My parents taught me to respect my elders. As I get older, it’s getting harder and harder to find anyone more elderly than I. However, there are some advantages to ageing (other than the obvious one of a longer life span). I thought I would mention just a few in this blog.
Unfortunately, many Americans have not saved adequately for retirement. Because of that, contribution limits for certain qualified plans have been increased for those persons age 50 or older. These “catch up” provisions are designed to allow individuals to save more in the years before they retire. Persons age 50 and older can contribute as much as $23,000 of their pre-tax pay into a 401(k) or 403(b) plan; that’s $5,500 more than allowable contributions for younger individuals. An additional $1000 is allowed for contributions into an IRA or Roth IRA ($6,500 per year vs. $5,500 for younger individuals).
Normally, withdrawals from an employer qualified plan prior to age 59 ½ are penalized for premature distribution (10% penalty plus ordinary income tax). There is an exception for employee’s age 55 that leave their employer (retire, are laid off, or quit). Those employees may access their qualified plans without the premature penalty. Note that this exception does not apply to IRAs so there are rollover planning considerations here. Not converting to a self-directed IRA would allow the departing employee to access their funds without the premature distribution penalty.
At age 55, people may also contribute an additional $1000 (in 2014) into health savings accounts.
Age 59 ½
At 59 ½, individuals are free from penalties for withdrawing from most retirement plan accounts (IRAs, employer retirement accounts if you are no longer working, annuities, etc.). Also, at 59 ½, moneys converted from a traditional IRA to a Roth IRA are no longer subject to the requirement of staying in place for five tax years or being subject to a penalty.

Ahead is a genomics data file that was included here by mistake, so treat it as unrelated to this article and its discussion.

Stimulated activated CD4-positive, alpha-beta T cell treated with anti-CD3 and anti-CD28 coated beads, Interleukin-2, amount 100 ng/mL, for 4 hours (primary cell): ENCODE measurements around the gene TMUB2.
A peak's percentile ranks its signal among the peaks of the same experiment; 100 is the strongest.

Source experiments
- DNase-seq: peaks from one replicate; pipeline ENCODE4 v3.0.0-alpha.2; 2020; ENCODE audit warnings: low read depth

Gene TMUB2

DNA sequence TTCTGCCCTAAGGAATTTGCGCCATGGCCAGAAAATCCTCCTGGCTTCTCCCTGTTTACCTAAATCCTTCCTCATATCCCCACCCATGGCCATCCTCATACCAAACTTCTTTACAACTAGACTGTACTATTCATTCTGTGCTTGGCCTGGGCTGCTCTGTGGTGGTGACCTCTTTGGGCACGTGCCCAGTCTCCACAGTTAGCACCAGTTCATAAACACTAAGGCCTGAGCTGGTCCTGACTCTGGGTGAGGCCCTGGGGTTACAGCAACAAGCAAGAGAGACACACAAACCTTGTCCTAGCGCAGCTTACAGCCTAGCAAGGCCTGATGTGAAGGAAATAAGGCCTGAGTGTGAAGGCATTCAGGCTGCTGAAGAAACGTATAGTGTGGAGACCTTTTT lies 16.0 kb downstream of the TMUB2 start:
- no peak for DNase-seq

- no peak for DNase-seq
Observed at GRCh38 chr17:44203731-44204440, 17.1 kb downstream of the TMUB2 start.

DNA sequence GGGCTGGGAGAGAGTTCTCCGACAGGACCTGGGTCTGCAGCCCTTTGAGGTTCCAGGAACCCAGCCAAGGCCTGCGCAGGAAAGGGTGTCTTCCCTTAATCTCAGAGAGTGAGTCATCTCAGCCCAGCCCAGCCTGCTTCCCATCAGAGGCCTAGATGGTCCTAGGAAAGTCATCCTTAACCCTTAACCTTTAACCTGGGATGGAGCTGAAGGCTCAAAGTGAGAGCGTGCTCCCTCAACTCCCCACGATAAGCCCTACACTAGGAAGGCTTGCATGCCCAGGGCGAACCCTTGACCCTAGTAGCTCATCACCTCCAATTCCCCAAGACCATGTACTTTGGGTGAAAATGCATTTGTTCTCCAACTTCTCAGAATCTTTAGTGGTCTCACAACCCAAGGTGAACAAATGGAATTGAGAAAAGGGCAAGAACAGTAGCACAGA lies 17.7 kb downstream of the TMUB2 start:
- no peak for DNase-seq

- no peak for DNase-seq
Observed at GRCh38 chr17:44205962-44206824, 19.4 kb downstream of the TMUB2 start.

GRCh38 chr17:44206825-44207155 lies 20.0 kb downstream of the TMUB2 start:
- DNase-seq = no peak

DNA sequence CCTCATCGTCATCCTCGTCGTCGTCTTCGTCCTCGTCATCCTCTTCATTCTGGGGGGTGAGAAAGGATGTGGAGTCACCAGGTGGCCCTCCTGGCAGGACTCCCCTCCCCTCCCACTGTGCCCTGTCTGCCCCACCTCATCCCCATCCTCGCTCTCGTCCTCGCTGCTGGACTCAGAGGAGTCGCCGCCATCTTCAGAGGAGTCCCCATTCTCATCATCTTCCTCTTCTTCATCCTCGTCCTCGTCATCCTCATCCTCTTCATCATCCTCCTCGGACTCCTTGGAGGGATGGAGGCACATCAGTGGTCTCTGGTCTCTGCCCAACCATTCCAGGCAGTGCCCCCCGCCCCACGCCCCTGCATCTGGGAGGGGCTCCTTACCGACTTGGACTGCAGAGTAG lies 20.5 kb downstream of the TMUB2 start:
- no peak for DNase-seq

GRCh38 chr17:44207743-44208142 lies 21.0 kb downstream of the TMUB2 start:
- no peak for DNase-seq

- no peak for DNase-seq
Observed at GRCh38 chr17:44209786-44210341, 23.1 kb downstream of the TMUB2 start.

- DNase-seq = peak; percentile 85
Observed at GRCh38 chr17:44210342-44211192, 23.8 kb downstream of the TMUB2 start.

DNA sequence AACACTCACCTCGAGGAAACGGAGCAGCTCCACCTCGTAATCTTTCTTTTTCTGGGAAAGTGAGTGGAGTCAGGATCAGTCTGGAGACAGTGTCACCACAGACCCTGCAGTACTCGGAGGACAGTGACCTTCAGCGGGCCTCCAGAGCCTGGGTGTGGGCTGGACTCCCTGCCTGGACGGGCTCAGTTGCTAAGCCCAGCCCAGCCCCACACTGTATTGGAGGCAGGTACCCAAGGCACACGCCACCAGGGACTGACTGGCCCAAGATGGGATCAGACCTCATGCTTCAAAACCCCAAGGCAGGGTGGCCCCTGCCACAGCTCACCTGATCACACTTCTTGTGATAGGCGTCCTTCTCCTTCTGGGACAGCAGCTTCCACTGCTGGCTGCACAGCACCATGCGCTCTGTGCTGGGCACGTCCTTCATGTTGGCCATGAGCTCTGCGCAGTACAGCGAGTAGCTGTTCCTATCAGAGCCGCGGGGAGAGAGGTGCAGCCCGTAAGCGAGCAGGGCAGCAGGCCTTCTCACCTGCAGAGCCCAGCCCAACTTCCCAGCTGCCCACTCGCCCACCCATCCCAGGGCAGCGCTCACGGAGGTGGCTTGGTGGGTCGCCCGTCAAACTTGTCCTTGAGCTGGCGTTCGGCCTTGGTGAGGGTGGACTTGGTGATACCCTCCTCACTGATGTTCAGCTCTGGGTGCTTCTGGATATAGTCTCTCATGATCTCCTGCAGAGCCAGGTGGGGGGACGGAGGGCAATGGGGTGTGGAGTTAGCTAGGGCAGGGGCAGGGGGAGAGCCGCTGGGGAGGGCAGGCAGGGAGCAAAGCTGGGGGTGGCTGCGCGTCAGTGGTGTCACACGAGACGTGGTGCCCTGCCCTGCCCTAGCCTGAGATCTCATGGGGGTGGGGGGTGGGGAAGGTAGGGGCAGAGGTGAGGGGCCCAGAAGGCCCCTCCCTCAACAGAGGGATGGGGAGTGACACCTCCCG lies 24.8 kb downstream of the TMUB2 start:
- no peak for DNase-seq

At 65, you can make nonmedical withdrawals from a health savings account without the 20% penalty. The money is taxable but it grew tax deferred from the date of contribution.
Another big consideration is Medicare eligibility with the associated required costs for many individuals. There are planning considerations that are required at this age as you begin your Social Security/Medicare arrangements.
Age 70 ½
At 70 ½, you reach the age of required minimum distributions (RMDs) from IRAs and most employer retirement plans. The IRS has allowed tax deductible contributions and tax deferred growth in such plans; now it’s time to “pay the piper.” There is a mandated rate of withdrawal required from qualified plans beginning at this age; failure to withdraw that amount will result in ordinary income taxes plus a 50% tax penalty on the amount that should have been withdrawn.
A popular tax break in 2013 allowed individuals who have RMD requirements to make charitable contributions from their RMD amount directly to a church/charity with no tax consequences. There is no tax deduction for the amount donated but that amount is not included in taxable income. Although currently expired, there is a general expectation that this provision will be reinstated for 2014.
What to Do?
While we at Paragon Financial Advisors do not prepare taxes, we can help our clients plan their financial affairs to minimize tax consequences while attaining financial goals. Individual circumstances should be reviewed with your tax professional. By the way, don’t forget to ask for the “senior discounts” allowed by restaurants, hotels, airlines, etc. Ages for these may vary with the business involved. Paragon Financial Advisors is a fee-only registered investment advisory company located in College Station, Texas. We offer financial planning and investment management.